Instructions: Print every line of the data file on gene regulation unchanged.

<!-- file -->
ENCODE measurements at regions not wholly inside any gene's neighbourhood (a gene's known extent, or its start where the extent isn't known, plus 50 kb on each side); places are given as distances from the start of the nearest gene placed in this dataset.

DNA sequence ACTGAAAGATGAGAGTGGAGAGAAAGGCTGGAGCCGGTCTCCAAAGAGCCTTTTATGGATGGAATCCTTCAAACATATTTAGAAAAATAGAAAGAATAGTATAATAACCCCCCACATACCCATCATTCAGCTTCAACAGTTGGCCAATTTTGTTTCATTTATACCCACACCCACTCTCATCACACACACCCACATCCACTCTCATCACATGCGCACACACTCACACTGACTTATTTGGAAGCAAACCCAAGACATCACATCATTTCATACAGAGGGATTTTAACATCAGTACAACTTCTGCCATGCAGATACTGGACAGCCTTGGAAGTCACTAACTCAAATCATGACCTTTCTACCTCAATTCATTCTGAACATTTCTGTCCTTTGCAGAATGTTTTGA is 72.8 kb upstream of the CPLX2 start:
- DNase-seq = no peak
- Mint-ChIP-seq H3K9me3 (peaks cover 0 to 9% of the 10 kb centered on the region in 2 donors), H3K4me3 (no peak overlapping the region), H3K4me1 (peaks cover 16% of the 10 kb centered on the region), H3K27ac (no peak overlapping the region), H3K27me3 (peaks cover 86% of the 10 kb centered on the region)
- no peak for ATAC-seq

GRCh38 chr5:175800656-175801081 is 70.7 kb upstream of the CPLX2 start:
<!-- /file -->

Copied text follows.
ENCODE measurements at regions not wholly inside any gene's neighbourhood (a gene's known extent, or its start where the extent isn't known, plus 50 kb on each side); places are given as distances from the start of the nearest gene placed in this dataset.

DNA sequence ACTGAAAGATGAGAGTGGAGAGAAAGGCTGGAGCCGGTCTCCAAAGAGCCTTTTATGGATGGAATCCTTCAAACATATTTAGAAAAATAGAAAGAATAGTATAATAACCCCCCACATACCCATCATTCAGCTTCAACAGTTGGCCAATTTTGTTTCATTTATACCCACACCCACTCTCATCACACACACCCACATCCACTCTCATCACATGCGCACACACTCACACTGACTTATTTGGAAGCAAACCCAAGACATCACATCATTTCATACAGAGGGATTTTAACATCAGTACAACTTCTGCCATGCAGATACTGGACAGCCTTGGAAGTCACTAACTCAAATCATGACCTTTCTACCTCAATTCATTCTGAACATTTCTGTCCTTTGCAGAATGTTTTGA is 72.8 kb upstream of the CPLX2 start:
- DNase-seq = no peak
- Mint-ChIP-seq H3K9me3 (peaks cover 0 to 9% of the 10 kb centered on the region in 2 donors), H3K4me3 (no peak overlapping the region), H3K4me1 (peaks cover 16% of the 10 kb centered on the region), H3K27ac (no peak overlapping the region), H3K27me3 (peaks cover 86% of the 10 kb centered on the region)
- no peak for ATAC-seq

GRCh38 chr5:175800656-175801081 is 70.7 kb upstream of the CPLX2 start: